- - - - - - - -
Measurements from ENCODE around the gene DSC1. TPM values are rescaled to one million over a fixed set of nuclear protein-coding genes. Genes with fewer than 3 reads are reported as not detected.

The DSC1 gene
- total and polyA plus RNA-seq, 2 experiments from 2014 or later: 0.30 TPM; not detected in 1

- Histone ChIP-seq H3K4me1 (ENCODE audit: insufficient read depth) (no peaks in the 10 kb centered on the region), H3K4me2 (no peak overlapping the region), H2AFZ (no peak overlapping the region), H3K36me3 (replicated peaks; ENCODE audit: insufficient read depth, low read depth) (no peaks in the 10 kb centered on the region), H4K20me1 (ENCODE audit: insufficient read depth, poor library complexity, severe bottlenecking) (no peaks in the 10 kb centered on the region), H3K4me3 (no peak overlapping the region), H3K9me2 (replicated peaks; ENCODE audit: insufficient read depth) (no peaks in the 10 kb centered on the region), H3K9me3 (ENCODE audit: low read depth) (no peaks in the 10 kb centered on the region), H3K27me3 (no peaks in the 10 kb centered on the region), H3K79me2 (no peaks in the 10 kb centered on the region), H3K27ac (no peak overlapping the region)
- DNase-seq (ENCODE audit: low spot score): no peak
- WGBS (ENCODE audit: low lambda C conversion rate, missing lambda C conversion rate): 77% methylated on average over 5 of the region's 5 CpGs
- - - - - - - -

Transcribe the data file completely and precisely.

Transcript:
Measurements from ENCODE around the gene DSC1. TPM values are rescaled to one million over a fixed set of nuclear protein-coding genes. Genes with fewer than 3 reads are reported as not detected.

The DSC1 gene
- total and polyA plus RNA-seq, 2 experiments from 2014 or later: 0.30 TPM; not detected in 1

- Histone ChIP-seq H3K4me1 (ENCODE audit: insufficient read depth) (no peaks in the 10 kb centered on the region), H3K4me2 (no peak overlapping the region), H2AFZ (no peak overlapping the region), H3K36me3 (replicated peaks; ENCODE audit: insufficient read depth, low read depth) (no peaks in the 10 kb centered on the region), H4K20me1 (ENCODE audit: insufficient read depth, poor library complexity, severe bottlenecking) (no peaks in the 10 kb centered on the region), H3K4me3 (no peak overlapping the region), H3K9me2 (replicated peaks; ENCODE audit: insufficient read depth) (no peaks in the 10 kb centered on the region), H3K9me3 (ENCODE audit: low read depth) (no peaks in the 10 kb centered on the region), H3K27me3 (no peaks in the 10 kb centered on the region), H3K79me2 (no peaks in the 10 kb centered on the region), H3K27ac (no peak overlapping the region)
- DNase-seq (ENCODE audit: low spot score): no peak
- WGBS (ENCODE audit: low lambda C conversion rate, missing lambda C conversion rate): 77% methylated on average over 5 of the region's 5 CpGs